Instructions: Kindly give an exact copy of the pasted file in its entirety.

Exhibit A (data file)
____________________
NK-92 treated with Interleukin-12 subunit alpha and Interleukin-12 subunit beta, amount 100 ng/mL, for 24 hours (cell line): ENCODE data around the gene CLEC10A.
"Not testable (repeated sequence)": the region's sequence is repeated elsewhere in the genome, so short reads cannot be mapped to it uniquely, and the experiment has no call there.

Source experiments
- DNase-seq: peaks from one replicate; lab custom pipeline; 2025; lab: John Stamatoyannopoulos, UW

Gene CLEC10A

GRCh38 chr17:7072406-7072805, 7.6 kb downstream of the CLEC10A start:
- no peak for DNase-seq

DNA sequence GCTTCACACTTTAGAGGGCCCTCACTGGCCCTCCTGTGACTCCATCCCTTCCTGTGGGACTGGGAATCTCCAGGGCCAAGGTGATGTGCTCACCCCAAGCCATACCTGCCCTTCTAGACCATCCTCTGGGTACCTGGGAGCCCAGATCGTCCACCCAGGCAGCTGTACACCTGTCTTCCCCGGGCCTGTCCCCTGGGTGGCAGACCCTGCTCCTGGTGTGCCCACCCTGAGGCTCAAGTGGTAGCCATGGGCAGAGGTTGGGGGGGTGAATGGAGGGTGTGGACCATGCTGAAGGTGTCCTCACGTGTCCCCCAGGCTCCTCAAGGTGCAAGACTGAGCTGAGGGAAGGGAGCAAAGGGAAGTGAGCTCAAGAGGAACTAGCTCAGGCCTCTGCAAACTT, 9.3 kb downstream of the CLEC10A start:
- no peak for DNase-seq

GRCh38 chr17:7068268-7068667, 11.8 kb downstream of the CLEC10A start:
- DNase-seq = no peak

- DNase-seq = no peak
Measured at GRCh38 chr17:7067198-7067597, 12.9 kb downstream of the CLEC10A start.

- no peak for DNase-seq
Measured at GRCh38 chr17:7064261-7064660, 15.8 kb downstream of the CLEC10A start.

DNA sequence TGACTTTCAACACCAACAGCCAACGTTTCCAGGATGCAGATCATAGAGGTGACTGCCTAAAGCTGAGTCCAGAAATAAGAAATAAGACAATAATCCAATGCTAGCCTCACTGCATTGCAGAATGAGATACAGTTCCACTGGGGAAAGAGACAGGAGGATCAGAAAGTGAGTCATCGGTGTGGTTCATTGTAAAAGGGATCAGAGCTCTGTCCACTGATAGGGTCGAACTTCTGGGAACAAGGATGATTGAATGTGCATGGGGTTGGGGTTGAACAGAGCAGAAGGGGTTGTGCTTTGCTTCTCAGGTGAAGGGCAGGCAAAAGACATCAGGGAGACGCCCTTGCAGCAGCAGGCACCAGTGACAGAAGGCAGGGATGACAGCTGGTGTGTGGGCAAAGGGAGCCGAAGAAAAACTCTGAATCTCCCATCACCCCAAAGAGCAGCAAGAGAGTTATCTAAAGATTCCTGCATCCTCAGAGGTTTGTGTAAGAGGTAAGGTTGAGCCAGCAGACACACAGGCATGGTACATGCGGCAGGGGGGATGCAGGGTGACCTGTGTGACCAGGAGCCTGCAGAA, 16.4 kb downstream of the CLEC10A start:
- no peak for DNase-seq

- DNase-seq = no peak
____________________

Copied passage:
NK-92 treated with Interleukin-12 subunit alpha and Interleukin-12 subunit beta, amount 100 ng/mL, for 24 hours (cell line): ENCODE data around the gene CLEC10A.
"Not testable (repeated sequence)": the region's sequence is repeated elsewhere in the genome, so short reads cannot be mapped to it uniquely, and the experiment has no call there.

Source experiments
- DNase-seq: peaks from one replicate; lab custom pipeline; 2025; lab: John Stamatoyannopoulos, UW

Gene CLEC10A

GRCh38 chr17:7072406-7072805, 7.6 kb downstream of the CLEC10A start:
- no peak for DNase-seq

DNA sequence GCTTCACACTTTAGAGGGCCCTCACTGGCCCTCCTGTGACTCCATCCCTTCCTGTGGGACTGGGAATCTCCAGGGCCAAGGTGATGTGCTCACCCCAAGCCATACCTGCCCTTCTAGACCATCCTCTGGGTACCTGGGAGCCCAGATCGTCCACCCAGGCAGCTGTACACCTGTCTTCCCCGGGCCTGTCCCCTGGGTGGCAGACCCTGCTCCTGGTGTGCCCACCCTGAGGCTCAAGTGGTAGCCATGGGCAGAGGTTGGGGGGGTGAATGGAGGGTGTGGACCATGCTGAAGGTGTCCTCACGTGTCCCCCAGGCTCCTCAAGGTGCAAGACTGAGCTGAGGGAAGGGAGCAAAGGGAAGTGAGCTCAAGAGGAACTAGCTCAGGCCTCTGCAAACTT, 9.3 kb downstream of the CLEC10A start:
- no peak for DNase-seq

GRCh38 chr17:7068268-7068667, 11.8 kb downstream of the CLEC10A start:
- DNase-seq = no peak

- DNase-seq = no peak
Measured at GRCh38 chr17:7067198-7067597, 12.9 kb downstream of the CLEC10A start.

- no peak for DNase-seq
Measured at GRCh38 chr17:7064261-7064660, 15.8 kb downstream of the CLEC10A start.

DNA sequence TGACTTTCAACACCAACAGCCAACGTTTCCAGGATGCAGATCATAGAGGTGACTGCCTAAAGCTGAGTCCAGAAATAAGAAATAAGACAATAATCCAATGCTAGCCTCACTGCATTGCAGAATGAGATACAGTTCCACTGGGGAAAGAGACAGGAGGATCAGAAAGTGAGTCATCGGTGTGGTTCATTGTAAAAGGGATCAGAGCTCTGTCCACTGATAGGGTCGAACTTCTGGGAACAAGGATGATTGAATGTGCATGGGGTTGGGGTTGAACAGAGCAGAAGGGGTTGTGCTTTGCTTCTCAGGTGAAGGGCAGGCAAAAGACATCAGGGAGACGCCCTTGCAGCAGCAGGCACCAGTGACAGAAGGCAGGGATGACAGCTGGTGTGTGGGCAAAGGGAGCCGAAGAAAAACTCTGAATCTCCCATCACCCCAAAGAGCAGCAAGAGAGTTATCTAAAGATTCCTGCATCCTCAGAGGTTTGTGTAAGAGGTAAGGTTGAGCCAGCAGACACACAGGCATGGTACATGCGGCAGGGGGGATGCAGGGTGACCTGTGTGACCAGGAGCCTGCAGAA, 16.4 kb downstream of the CLEC10A start:
- no peak for DNase-seq

- DNase-seq = no peak